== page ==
German manufacturing methods and present-day aeronautical trends have been revealed to the AAF through study of the captured Junkers 88 which was ﬂown to the United States recently for testing by the Materiel Command at Wright Field in Dayton.
The ship apparently was designed for many tasks, varying from high-altitude bombing to ground strafing, mine laying and night fighting. For these jobs the ship carries armor to protect the pilot and radio operator and some additional armor. Ordinarily equipped with 7.9-mm guns, these can be augmented in any number of ways with additional guns and cannon. Hollow, explosive-filled bolts are employed to hold the external bomb racks under the wings. Apparently the purpose is to allow the pilot to jettison his bombs, racks, or both, in a hurry. A press on a button blows racks and bombs loose from the ship. For dive bombing, a red line has been painted on the Plexiglas in such a manner that when the ship is tipped over in a dive and the line is parallel with the horizon, the pilot knows the ship is in the correct altitude to release the bomb.
Of special interest is the method which the Germans have used to overcome the possibility of ice forming on the wings. The leading edge of the wing is a hollow spar, forming a duct, through which air heated by the engine exhaust stacks is forced. Air from the same sources also is used to heat the cockpit. By the time the air has traveled the length of the wing, it has lost its heating qualities and is ejected through vents at the wing tips.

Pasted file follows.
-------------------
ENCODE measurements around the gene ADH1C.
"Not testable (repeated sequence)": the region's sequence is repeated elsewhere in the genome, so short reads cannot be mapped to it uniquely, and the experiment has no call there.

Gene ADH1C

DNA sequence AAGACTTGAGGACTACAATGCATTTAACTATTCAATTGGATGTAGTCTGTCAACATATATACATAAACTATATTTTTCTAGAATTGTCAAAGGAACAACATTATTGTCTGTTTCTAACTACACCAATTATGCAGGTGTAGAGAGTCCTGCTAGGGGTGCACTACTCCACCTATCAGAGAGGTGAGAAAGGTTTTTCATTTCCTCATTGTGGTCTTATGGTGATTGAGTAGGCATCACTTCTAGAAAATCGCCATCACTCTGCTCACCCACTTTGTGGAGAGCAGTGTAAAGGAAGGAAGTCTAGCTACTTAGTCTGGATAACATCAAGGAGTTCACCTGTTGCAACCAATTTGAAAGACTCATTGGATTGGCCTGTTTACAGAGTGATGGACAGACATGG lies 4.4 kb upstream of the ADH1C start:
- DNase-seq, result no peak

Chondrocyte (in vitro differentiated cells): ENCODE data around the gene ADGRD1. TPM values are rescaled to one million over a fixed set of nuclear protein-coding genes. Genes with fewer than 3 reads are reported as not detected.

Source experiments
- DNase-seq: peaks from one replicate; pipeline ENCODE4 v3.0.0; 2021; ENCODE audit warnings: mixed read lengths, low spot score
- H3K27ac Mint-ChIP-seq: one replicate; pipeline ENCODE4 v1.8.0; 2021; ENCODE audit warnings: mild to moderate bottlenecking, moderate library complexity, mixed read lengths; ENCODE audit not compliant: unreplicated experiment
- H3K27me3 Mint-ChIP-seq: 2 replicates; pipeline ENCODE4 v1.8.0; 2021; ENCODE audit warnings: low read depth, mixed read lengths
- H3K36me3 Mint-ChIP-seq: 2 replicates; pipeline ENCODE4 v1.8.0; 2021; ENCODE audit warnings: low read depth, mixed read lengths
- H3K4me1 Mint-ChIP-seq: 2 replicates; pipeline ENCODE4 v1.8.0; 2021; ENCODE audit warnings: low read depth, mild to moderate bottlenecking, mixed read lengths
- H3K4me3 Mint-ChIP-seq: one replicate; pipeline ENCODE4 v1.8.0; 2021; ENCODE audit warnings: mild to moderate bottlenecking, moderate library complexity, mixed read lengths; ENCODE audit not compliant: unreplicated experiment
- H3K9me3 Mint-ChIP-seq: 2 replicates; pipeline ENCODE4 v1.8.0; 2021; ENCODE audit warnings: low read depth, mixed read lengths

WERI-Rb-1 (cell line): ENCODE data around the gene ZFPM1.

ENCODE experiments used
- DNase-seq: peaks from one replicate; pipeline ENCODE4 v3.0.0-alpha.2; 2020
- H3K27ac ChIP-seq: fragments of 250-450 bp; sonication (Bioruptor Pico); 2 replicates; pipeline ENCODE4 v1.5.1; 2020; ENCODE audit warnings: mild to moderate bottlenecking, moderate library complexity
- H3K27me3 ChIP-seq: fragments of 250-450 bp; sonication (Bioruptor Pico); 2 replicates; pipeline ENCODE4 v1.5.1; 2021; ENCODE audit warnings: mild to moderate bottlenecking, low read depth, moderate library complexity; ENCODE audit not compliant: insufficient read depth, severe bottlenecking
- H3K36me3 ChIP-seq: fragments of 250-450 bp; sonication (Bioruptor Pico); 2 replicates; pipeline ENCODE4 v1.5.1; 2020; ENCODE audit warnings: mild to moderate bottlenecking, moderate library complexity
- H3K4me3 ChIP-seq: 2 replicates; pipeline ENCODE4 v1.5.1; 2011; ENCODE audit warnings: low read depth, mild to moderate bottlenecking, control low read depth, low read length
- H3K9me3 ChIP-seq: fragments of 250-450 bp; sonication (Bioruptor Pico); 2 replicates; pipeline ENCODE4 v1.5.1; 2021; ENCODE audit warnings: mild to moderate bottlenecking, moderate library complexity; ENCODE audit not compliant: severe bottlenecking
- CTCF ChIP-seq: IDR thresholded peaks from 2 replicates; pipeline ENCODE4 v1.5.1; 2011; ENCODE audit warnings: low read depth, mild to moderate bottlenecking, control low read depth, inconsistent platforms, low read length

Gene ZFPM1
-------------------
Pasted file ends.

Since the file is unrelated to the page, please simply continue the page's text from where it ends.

Hydraulic lines are plainly marked and arrows are painted on them at intervals to indicate fluid flow, and thus facilitate repair work. Examination of the instruments used in the plane has revealed to experts that the Germans have simplified greatly their manufacturing procedures. Housings for various types of engine and ﬂight instruments are not nearly as meticulously machined as those on AAF planes. They are inclined to be rough on the outer surfaces.
In the appearance and construction the Ju-88 is rough and ready, a plane to inspire respect at any time.
This news clip was originally published in the "Shop Talk" column of the April, 1944, issue of Air Tech magazine, vol 4, no 3, p 10.
The original news clip includes 1 captioned photo.
Photo credited to British Combine.